President Bush’s top intelligence aide has confirmed that Iraqi terrorists have been captured coming into the United States from Mexico.
The confirmation comes from National Intelligence Director Mike McConnell, who talked about the situation in an interview with the El Paso Times recently.
“Coming up through the Mexican border is a path,” McConnell said. “Now, are they doing it in great numbers? No, because we’re finding them and we’re identifying them and we’ve got watch lists and we’re keeping them at bay.”
But, he said, “There are numerous situations where people are alive today because we caught them (terrorists).”
Intelligence officials say the numbers and details of such situations are classified, but McConnell pointed as an example to Mahmoud Youssef Kourani, who entered the United States through Tijuana, Mexico, in 2001, and later pleaded guilty to helping raise money for Hezbollah, which has been designated by the U.S. government as a terrorist organization.
The goal, McConnell said, is for terrorists to gain admittance to the United States, and then produce “mass casualties.”
“You’ve got committed leadership. You’ve got a place to train. They’ve got trainers, and they’ve got recruits,” McConnell told the newspaper. “The key now is getting recruits in. So if your key is getting recruits in, how would you do that?”
McConnell’s office did reveal some numbers, during fiscal 2006, there were 14 Iraqi nationals caught trying to enter the U.S. illegally, while so far in 2007, that number is 16.
“Now some we caught, some we didn’t,” McConnell told the newspaper. “The ones that get in – what are they going to do? They’re going to write home. So it’s not rocket science; word will move around.”
Also revealed was that the U.S. Customs and Border Protection intercepted 60 Iraqis crossing the nation’s southwestern border in 2006 who were seeking asylum in the U.S., while that number so far in 2007 is 178.
The Times report said a U.S. intelligence analyst said there’s been evidence that human smugglers, or coyotes, are telling Iraqis to ask for amnesty if they are caught.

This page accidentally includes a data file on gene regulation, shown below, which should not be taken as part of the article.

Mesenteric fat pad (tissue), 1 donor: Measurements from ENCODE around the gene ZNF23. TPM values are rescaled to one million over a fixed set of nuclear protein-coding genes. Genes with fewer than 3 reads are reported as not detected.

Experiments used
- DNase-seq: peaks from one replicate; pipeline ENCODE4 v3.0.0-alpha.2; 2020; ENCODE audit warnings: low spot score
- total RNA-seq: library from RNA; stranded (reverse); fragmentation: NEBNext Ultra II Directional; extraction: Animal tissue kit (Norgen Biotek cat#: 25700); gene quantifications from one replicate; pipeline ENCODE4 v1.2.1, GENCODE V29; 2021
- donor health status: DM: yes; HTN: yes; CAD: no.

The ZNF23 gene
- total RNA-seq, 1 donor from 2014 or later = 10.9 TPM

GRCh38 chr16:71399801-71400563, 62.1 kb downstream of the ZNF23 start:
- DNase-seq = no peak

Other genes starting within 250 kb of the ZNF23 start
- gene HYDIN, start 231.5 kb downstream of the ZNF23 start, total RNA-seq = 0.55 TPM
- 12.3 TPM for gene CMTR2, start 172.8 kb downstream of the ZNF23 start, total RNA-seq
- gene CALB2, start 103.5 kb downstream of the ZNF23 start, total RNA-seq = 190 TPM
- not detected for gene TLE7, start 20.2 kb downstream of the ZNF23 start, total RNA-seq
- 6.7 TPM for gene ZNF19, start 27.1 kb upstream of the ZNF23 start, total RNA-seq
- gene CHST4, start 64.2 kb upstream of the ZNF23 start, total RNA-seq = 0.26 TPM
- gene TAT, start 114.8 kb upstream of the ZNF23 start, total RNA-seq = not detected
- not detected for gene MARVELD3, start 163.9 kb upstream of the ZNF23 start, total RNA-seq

The typical scenario is this: Forged documents are used to get an Iraqi into a country in South or Central America. Since travel from country to country is allowed without vises in many locations there, they work their way north to the U.S. border.
McConnell told the newspaper the numbers are classified, but there have been a relatively small number of people with known links to terrorist groups who have been caught at that point.
Kourani, for example, apparently paid a Mexican Consulate official in Lebanon $3,000 for a Mexican visa and then was smuggled into the United States in the trunk of a car.
He was sentenced to more than four years in prison after admitting he helped raise funds for Hezbollah.
When the newspaper asked U.S. Rep. Silvestre Reyes, D-Texas, of the U.S. House Intelligence Committee, about the situation, he said, “It’s not something we would talk about.”
“We have had intelligence about al-Qaida identifying Latin America as a potential or prospective area where they could come through, but frankly, I’m surprised that the director would make definitive statements like that because, even if it were true, you wouldn’t want to publicize that,” Reyes told the Times.
McConnell was senior vice president with Booz Allen Hamilton, focusing on intelligence and national security, before being appointed to his current post by Bush in February.
He previously was the director of the National Security Agency and served as a member of the Director of Central Intelligence senior leadership team before then.